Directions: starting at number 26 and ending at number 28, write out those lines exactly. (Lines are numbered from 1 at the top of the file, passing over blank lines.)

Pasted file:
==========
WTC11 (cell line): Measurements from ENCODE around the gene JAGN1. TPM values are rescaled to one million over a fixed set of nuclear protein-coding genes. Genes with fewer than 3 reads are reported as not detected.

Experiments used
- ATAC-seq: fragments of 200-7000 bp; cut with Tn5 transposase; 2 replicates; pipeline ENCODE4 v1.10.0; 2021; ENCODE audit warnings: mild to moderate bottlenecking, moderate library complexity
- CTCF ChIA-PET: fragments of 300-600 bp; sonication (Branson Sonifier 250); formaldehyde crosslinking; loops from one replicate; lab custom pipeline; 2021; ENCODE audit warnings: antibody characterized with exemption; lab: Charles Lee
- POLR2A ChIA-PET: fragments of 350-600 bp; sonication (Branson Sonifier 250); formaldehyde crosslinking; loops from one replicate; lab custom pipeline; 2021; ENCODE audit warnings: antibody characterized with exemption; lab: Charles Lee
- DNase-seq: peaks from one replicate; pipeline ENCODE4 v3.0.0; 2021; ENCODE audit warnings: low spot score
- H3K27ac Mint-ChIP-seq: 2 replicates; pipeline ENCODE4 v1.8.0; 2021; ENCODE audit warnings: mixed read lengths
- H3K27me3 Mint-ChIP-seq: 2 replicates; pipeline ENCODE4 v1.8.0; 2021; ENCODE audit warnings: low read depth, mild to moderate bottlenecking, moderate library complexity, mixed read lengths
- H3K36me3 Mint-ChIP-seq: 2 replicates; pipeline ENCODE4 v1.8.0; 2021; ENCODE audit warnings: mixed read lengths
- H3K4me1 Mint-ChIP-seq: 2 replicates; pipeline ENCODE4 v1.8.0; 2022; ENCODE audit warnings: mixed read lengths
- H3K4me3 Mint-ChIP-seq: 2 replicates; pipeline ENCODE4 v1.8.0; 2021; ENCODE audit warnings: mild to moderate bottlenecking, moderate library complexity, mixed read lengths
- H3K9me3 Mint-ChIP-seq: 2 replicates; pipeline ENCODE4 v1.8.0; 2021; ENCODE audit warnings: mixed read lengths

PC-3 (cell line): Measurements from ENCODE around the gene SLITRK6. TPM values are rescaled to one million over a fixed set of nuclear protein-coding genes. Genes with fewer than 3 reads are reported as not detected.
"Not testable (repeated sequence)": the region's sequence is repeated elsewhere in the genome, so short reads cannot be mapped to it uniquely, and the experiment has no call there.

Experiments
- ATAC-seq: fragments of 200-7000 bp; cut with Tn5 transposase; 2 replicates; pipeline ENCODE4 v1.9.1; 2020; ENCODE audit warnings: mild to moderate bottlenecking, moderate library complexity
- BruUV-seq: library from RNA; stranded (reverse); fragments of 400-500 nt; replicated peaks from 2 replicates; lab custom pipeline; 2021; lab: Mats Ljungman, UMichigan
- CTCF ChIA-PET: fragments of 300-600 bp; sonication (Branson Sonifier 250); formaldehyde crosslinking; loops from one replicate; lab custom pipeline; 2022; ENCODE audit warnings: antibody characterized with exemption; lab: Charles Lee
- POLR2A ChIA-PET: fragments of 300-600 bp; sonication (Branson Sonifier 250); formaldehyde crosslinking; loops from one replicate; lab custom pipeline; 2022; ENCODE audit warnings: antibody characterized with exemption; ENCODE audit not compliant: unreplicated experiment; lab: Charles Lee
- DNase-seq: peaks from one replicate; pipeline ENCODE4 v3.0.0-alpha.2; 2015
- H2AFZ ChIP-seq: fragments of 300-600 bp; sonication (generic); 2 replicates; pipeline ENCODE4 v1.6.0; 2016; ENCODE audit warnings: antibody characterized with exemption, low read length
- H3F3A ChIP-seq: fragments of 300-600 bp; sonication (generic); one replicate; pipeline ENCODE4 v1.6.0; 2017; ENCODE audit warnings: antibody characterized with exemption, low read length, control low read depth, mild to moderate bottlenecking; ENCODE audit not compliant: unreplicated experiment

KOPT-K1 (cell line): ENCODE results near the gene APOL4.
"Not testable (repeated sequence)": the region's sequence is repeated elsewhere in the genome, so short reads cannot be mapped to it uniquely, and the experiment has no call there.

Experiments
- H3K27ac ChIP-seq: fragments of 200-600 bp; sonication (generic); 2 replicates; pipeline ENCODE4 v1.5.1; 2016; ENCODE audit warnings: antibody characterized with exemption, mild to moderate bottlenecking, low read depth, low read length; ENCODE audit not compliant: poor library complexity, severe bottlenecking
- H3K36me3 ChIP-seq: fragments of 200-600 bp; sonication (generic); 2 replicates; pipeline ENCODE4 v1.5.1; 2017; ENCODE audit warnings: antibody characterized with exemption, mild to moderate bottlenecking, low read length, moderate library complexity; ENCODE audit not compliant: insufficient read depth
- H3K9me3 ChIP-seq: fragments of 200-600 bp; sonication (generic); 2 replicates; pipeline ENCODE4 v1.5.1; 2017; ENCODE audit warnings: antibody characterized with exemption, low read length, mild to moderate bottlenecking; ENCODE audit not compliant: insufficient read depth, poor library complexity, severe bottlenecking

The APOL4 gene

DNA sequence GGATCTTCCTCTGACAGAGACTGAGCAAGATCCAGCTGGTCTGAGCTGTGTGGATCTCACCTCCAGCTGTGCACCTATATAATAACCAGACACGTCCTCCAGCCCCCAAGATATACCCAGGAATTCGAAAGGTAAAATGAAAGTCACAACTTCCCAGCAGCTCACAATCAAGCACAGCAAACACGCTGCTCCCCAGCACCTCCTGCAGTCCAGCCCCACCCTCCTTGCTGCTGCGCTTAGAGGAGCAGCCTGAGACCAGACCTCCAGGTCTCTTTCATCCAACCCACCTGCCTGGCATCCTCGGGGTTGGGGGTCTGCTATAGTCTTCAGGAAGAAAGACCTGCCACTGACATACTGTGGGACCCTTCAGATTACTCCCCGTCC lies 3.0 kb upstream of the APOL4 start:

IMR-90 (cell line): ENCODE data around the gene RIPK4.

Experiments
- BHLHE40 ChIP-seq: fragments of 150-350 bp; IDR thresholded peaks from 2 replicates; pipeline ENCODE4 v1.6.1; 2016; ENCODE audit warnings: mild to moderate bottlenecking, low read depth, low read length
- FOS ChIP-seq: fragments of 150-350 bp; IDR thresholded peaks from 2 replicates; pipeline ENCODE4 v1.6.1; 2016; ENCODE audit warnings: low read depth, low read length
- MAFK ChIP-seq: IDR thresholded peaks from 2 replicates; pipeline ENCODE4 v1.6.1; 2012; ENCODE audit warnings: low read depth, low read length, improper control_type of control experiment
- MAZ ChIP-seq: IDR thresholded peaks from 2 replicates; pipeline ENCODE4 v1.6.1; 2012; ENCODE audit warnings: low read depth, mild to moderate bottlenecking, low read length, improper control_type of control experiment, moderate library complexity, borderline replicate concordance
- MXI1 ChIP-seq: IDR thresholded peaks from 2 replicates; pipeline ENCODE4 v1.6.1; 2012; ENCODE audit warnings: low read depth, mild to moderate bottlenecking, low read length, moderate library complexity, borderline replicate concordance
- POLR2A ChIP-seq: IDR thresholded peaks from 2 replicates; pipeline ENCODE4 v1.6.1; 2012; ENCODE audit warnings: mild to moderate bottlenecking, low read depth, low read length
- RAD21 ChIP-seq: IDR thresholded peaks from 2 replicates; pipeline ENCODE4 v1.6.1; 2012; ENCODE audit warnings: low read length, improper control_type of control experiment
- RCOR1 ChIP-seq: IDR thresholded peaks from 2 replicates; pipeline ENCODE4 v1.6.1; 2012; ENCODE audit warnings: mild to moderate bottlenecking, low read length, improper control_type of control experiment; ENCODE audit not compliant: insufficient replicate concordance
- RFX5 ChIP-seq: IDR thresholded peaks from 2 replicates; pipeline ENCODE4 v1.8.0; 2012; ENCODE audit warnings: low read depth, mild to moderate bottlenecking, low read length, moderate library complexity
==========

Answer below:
- H3K27ac ChIP-seq: fragments of 200-600 bp; sonication (generic); 2 replicates; pipeline ENCODE4 v1.5.1; 2016; ENCODE audit warnings: antibody characterized with exemption, mild to moderate bottlenecking, low read depth, low read length; ENCODE audit not compliant: poor library complexity, severe bottlenecking
- H3K36me3 ChIP-seq: fragments of 200-600 bp; sonication (generic); 2 replicates; pipeline ENCODE4 v1.5.1; 2017; ENCODE audit warnings: antibody characterized with exemption, mild to moderate bottlenecking, low read length, moderate library complexity; ENCODE audit not compliant: insufficient read depth
- H3K9me3 ChIP-seq: fragments of 200-600 bp; sonication (generic); 2 replicates; pipeline ENCODE4 v1.5.1; 2017; ENCODE audit warnings: antibody characterized with exemption, low read length, mild to moderate bottlenecking; ENCODE audit not compliant: insufficient read depth, poor library complexity, severe bottlenecking